The year 2018 has passed, and 2019 greets us with high hopes. Later this April, Japan will welcome a new era. The current era (Heisei), will come to a close with the abdication of the current Emperor, who is passing the throne on to his eldest son. Therefore, 2018 is called Heisei Saigo (平成最後), meaning “Heisei’s last”, as it is the final year of the era. Due to the gravity of such an occurence, the 2018-2019 New Year celebrations have been more festive than usual. Let us look back at some of the interesting ways people in Japan celebrate Shogatsu (正月) or the New Year, which we can experience by ourselves next year as college students in Japan!
New Years in Japan
Contrary to some other countries, Japanese New Year traditions are more peaceful and laid-back. Although many people, mostly youngsters, get together in crowded areas like Shibuya and party the night away, a majority of people gather in their homes with their respective families and eat a special meal together called Osechi-ryori (御節料理), which is a collection of various foods that are believed to bring good luck and wishes to come true in the new year. One example of Osechi-ryori is konbu (昆布), which is a type of seaweed eaten for its association with the word yorokobu (喜ぶ), meaning “pleasure” or “joy”. Another is the popular Japanese buckwheat noodles, soba, which is eaten to bring good health for the upcoming year. While eating, many families tune in to watch New Year special programs on TV. One such program is Kouhaku Uta Gassen, an extravagant year-end music show that brings together Japan’s most popular artists to perform. Male artists and female artists are divided into two competing teams, the white team and red team respectively. Well-known artists who frequently perform on the program include the boy band Arashi, and girl groups AKB48 and Perfume.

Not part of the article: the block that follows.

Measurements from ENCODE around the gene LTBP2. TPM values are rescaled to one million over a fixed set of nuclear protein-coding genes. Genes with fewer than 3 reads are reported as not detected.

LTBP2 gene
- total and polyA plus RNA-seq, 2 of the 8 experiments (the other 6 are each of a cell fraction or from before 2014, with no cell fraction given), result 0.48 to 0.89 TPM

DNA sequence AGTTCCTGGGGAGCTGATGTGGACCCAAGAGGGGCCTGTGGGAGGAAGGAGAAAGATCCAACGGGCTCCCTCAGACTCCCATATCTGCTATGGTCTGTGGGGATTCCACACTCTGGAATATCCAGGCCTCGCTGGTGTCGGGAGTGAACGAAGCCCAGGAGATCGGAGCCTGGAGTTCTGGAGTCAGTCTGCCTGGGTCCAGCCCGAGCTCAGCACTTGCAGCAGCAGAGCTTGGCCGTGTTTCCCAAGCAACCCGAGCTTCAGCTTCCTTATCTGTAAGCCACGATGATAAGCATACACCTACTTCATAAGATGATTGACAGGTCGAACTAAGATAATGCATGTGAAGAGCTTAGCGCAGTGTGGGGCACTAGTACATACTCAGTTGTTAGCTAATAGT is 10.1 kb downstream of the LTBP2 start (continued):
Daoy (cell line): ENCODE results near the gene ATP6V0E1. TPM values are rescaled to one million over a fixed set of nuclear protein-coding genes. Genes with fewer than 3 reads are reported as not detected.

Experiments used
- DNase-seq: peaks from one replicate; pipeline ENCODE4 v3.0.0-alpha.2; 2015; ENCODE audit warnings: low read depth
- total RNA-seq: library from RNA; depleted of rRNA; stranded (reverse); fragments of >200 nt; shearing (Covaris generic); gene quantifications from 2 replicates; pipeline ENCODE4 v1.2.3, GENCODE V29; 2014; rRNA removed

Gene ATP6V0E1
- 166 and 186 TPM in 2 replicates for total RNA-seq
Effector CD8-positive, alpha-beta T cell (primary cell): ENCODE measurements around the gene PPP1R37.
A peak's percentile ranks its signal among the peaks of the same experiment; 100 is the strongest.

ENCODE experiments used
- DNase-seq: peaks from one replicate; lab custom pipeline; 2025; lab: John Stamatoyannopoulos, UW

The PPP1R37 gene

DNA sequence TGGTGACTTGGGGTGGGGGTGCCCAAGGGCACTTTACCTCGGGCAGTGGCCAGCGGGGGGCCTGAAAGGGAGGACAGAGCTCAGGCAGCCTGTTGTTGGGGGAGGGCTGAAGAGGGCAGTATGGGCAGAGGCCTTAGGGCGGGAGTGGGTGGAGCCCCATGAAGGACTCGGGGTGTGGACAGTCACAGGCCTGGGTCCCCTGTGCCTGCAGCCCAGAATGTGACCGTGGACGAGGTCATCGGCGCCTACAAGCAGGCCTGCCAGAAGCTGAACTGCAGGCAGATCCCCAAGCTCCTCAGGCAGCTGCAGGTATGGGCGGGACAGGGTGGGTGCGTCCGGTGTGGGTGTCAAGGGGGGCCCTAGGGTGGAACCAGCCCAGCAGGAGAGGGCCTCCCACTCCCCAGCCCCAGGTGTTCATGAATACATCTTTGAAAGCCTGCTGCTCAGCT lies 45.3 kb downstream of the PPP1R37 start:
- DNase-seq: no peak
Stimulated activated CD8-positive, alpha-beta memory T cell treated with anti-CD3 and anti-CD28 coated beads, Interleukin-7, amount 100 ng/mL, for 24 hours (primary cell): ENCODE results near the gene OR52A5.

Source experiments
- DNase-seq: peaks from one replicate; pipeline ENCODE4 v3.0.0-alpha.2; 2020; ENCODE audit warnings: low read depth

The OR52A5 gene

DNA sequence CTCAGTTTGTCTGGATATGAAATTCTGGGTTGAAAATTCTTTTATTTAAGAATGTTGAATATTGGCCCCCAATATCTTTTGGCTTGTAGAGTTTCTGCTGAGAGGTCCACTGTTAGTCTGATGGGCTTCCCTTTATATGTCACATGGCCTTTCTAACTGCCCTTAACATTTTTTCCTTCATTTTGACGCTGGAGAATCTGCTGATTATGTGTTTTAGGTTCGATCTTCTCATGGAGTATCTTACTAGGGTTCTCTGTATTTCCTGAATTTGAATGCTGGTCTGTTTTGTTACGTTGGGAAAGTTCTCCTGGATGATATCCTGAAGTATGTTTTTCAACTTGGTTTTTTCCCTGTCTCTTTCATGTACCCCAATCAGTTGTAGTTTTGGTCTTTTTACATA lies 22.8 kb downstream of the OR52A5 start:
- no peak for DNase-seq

Because the New Year symbolizes a new beginning, the Japanese believe it is important to start off the year on a good note. One way to do this is to watch the first sunrise of the year or Hatsuhinode (初日の出). It is believed that doing this is to welcome Toshigami-sama, the Japanese god of harvest that arrives together with the first sun, which will bring good fortune for the New Year. To catch the sunrise, some people stay up from the night of New Year’s Eve all the way to the morning of New Year Day. Also, many try to find special spots to get a picturesque view. Mountains, beaches, and even airports, are very popular locations and can get fairly crowded with people.
Another very common tradition is Hatsumode (初詣) which is visiting the shrine for the first time of the year. This is the time for people to pray and make their wishes for the New Year. Many people wear traditional kimono attire when making their visit. It is also a good opportunity for people to receive their omikuji (御神籤), which are randomly-drawn written fortunes. A person can receive various degrees of a blessing (kichi 吉) or a curse (kyo 凶), and the fortune also goes into detail on the future of various aspects on the person’s life such as love, education, health, and travel. If one draws a fortune with a curse, they can tie the fortune to a nearby tree or fence in the hopes of turning the curse into a blessing.
Have any of you tried or experienced these unique Japanese New Year traditions before? If you haven’t yet, keep these in mind so you can try it for yourself on the next New Year in Japan!